This is why non-one can afford to ignore social media – not because it is a valid commercial communications, marketing or sales tool, but because it moves so quickly that it poses a real threat. When social gets you – you’ve no time to prepare – you’re back-footed and it’s damage limitation time.

There are two courses of action therefore. One, as I’ve said before, is to prepare for the issues that might happen, before they do – and monitor, monitor, monitor. The second is become President of the French Republic.

Apparently they’ve all had affairs and it’s not damaged a single one of them. Gotta love the French.

Social Media – Examples – Good And….Not Good

Here’s a couple of examples of what you can do with social media, dependent on who and what you are. My loyal blog snorkellers will be fully HP with my point of view (that social media is not a valid business communications, marketing or sales tool) but you’ll also know that I’m nothing if not open to new ideas. Unless those new ideas are genuinely pants or threaten the way I think the world should be. Obviously.

So – here we are from BMW, a luvverly film (and it IS a luvverly film) around some motorbike product or other. Obviously aimed at wealthy young (or not so young) men with a need for speed and a bad taste in trousers, beanie hats and friends. You’d need to be careful – this to my male snorkellers – quite how old you were buying one of these. Don’t want to look like a midlfecrisesian, now do we?

On the other hand, here’s a Twit feed from the British Armed Force, which links to this blog, again from the British Armed Forces. I would like to say – although I have no particular feelings about the conflict in Afghanistan (no-one asked me, d’you see) – that I think this is genuinely excellent and I am – deeply – in awe of the men and women who are out there, doing what they do. If you read anything today, click on the links herewith, and absorb the content. Amazing.

Anyway, conclusions. Look at the commentary stream following the BMW video. Are they going to buy a bike? No. Has BMW built a relationship with them? No. These people are all too macho and self-absorbed and – let’s be honest – a bit fricking thick. So – sorry BMW – it’s a waste of money. You’d be better off with experiential. (Oh, and, fair cop – the video is a little bit too fake, sadly.)

Meanwhile, Major Paul Smyth over at t’Army in Afghanistan. It’s genius. It’s compelling. It’s very scary and it’s shocking to read of the deaths of soldiers in what is, effectively, real time. (For what its worth, my thoughts are with their families.) Someone needs to re-think this whole war thing. Someone without their head up America’s bottom.

Summary – social media exists. It’s a great information-sharer. It’s brilliant for those without an axe to grind and with an interesting (perhaps shocking) story to tell. When it comes to branded stuff however – are you listening, blue propeller? – it’s a waste of money and it sucks.

Public Relations – Crisis Management And Paying By Results

Just a brief post to keep the blog fresh – I’m off to the former Yugoslav Republic for a spot of light media training, so – oh faithful blog snorkellers – you’ll have to do without your daily fix for a while. But, and well, here’s a thing.

It’s PR Week! The industry bible (cover price £9,674.32, at a quality newsagent near you).

No, I’m not having a pop. Not this week, anyway. Nope, I want to say – hoorah! Well done! Valuable stuff, delivered in an interesting fashion, the sort of content that I would recommend any young practitioner hoover up and keep on file for future reference. I am, of course, talking about their bit on ‘Five Steps to Better Crisis Management’. Have a click, enjoy.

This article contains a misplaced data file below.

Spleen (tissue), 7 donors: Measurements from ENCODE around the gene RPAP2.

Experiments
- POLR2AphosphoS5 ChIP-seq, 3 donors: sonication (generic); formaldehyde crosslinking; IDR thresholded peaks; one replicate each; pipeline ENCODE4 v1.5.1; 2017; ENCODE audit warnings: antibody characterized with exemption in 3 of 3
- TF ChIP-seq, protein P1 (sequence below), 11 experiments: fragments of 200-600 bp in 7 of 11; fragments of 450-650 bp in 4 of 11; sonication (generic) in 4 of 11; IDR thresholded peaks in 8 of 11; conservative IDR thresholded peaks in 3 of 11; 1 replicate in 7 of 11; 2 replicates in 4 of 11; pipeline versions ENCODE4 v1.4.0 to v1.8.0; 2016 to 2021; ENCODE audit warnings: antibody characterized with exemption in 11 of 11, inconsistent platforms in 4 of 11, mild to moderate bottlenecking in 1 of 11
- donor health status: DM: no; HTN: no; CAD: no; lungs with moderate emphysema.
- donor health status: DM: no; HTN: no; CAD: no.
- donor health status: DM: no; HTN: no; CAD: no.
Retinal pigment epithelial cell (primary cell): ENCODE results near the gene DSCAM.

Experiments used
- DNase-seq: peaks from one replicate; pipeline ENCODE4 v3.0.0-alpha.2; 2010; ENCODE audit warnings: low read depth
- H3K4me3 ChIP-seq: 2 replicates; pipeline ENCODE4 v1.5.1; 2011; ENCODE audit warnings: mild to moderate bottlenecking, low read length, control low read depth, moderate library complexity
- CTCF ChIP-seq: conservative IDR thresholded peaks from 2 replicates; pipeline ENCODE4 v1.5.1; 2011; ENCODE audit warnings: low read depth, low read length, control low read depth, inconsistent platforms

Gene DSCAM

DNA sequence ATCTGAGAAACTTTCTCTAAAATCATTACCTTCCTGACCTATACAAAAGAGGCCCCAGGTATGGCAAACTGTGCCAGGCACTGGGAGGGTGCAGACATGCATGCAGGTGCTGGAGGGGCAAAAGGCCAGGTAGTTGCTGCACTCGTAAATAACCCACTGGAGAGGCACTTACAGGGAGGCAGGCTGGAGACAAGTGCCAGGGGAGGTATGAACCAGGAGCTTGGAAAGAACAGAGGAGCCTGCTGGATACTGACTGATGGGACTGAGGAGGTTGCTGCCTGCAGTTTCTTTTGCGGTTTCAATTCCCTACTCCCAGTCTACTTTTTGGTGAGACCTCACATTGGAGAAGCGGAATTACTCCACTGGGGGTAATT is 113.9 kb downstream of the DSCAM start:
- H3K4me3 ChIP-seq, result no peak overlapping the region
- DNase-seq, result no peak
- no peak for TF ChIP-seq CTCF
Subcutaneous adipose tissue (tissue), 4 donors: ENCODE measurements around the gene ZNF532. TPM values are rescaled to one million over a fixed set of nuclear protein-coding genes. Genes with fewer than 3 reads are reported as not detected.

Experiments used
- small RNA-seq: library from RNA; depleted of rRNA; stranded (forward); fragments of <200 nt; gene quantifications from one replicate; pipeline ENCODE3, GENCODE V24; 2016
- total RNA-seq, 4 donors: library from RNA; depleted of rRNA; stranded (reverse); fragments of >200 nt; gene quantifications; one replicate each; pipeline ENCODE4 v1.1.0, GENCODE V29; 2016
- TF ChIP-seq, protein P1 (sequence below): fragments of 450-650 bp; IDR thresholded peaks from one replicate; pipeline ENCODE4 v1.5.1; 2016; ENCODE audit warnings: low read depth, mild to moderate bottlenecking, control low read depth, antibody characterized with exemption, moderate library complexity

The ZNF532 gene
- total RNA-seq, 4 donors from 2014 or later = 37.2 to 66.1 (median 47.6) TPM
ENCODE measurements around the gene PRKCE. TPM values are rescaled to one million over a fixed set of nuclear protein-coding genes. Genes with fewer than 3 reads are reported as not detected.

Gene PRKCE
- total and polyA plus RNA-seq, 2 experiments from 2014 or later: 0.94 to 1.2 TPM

Mind, I was properly pissed orf by the news article on page 2. ‘Payment by results criticised’. By the PRCA. You get the feeling that the industry bodies don’t want us to drag ourselves out of the dark ages. Payment by results is the way forward. As long as you’ve agreed what success and failure looks like and how over-achievemnt will be rewarded. It already happens in the heady world of M&A financial PR – no result, no payment – but the Tulchans and Finsburys and Brunswicks of this world make bloody sure that no matter what happens, a success is seen to have been achieved – triggering the success fees.

In the case of Cadbury-Kraft, that was a share of £240m. That’s what I call payment by results.

Social Media – Thoughts For The Day

(N.B. dear blog snorkellers, there will be no links in the copy today. This is because I can’t be bothered to tell you where I’ve been and also it’s a test of faith. Like so many of the social media posts and threads that I stumble upon, today I am going to say ‘trust me’. Take what I say as read. Don’t ask for proof. For once in your lives, believe in something. Me.)

Facebook, apparently, has 400 million users, half of which log in every single day. I’ve made no secret of the fact that I don’t think is true. Today I ran across a reasonably authoritative article that quoted a figure of 160 million logging in every day. But hey, what’s 40 million users per day between friends?

I’ve also made a big point of my belief that no brand, business or organisation is yet to make a significant commercial return on their investment in social media. This has got me into a lot of trouble – but I stick by it – every time I scratch the surface, the same old names crop up – Starbucks, BestBuy, Amazon, Dell, Coke, Ford. I gave myself into the gentle embrace of that most Googlicious of search engines and tried variations along the lines of ‘big brands social media’ and ‘brands social media success’. I know this isn’t scientific, but I couldn’t find any list of branded social media successes more recent than July/August last year. Not terribly reassuring, is it?

Mashable.com – useful blog, but hideously heavy going – published a list of Top 10 Twitter trends for last week. Tell, just who in the hell is Justin Bieber? I’m guessing here, but I’d imagine he’s got the same level of social and cultural significance as The Jonas Brothers, Tiger Woods, Super Junior, Lil Wayne and American Idol. I don’t think anyone’s in danger of drowning in this particular knowledge pool.